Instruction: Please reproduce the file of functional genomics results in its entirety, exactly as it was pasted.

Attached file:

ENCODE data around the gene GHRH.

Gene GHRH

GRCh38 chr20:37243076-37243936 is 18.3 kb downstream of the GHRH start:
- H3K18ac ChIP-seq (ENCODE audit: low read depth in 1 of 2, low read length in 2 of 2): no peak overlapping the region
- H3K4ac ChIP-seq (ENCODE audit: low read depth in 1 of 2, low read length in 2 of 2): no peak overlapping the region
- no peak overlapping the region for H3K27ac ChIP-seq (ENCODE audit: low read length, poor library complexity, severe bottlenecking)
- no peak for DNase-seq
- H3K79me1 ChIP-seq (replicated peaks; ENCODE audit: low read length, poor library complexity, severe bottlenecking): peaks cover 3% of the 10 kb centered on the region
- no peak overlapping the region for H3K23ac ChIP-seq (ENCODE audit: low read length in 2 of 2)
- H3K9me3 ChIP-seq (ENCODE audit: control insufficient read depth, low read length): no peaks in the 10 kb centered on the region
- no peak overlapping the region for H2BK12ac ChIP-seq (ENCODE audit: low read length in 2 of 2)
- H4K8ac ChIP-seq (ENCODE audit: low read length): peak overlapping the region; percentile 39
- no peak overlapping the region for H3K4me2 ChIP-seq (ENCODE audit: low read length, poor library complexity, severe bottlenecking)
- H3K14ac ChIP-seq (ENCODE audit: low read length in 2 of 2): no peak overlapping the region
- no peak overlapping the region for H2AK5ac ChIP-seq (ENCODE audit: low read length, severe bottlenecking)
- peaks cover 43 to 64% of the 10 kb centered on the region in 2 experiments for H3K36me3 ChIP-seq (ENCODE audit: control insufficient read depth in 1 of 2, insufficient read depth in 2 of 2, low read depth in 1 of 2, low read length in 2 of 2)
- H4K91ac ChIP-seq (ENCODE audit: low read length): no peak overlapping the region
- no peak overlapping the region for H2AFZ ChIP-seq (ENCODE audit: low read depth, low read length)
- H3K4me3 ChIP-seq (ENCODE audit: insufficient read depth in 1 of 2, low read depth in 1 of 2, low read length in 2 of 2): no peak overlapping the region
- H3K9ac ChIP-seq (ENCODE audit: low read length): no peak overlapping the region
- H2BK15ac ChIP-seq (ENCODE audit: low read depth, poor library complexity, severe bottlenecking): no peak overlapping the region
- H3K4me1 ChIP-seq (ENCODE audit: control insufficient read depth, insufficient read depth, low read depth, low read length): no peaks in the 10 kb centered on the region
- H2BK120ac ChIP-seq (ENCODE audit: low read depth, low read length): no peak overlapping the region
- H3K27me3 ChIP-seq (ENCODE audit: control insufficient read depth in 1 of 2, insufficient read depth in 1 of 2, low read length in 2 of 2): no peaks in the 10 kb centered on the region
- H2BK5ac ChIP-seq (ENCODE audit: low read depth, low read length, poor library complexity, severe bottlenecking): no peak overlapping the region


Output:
ENCODE data around the gene GHRH.

Gene GHRH

GRCh38 chr20:37243076-37243936 is 18.3 kb downstream of the GHRH start:
- H3K18ac ChIP-seq (ENCODE audit: low read depth in 1 of 2, low read length in 2 of 2): no peak overlapping the region
- H3K4ac ChIP-seq (ENCODE audit: low read depth in 1 of 2, low read length in 2 of 2): no peak overlapping the region
- no peak overlapping the region for H3K27ac ChIP-seq (ENCODE audit: low read length, poor library complexity, severe bottlenecking)
- no peak for DNase-seq
- H3K79me1 ChIP-seq (replicated peaks; ENCODE audit: low read length, poor library complexity, severe bottlenecking): peaks cover 3% of the 10 kb centered on the region
- no peak overlapping the region for H3K23ac ChIP-seq (ENCODE audit: low read length in 2 of 2)
- H3K9me3 ChIP-seq (ENCODE audit: control insufficient read depth, low read length): no peaks in the 10 kb centered on the region
- no peak overlapping the region for H2BK12ac ChIP-seq (ENCODE audit: low read length in 2 of 2)
- H4K8ac ChIP-seq (ENCODE audit: low read length): peak overlapping the region; percentile 39
- no peak overlapping the region for H3K4me2 ChIP-seq (ENCODE audit: low read length, poor library complexity, severe bottlenecking)
- H3K14ac ChIP-seq (ENCODE audit: low read length in 2 of 2): no peak overlapping the region
- no peak overlapping the region for H2AK5ac ChIP-seq (ENCODE audit: low read length, severe bottlenecking)
- peaks cover 43 to 64% of the 10 kb centered on the region in 2 experiments for H3K36me3 ChIP-seq (ENCODE audit: control insufficient read depth in 1 of 2, insufficient read depth in 2 of 2, low read depth in 1 of 2, low read length in 2 of 2)
- H4K91ac ChIP-seq (ENCODE audit: low read length): no peak overlapping the region
- no peak overlapping the region for H2AFZ ChIP-seq (ENCODE audit: low read depth, low read length)
- H3K4me3 ChIP-seq (ENCODE audit: insufficient read depth in 1 of 2, low read depth in 1 of 2, low read length in 2 of 2): no peak overlapping the region
- H3K9ac ChIP-seq (ENCODE audit: low read length): no peak overlapping the region
- H2BK15ac ChIP-seq (ENCODE audit: low read depth, poor library complexity, severe bottlenecking): no peak overlapping the region
- H3K4me1 ChIP-seq (ENCODE audit: control insufficient read depth, insufficient read depth, low read depth, low read length): no peaks in the 10 kb centered on the region
- H2BK120ac ChIP-seq (ENCODE audit: low read depth, low read length): no peak overlapping the region
- H3K27me3 ChIP-seq (ENCODE audit: control insufficient read depth in 1 of 2, insufficient read depth in 1 of 2, low read length in 2 of 2): no peaks in the 10 kb centered on the region
- H2BK5ac ChIP-seq (ENCODE audit: low read depth, low read length, poor library complexity, severe bottlenecking): no peak overlapping the region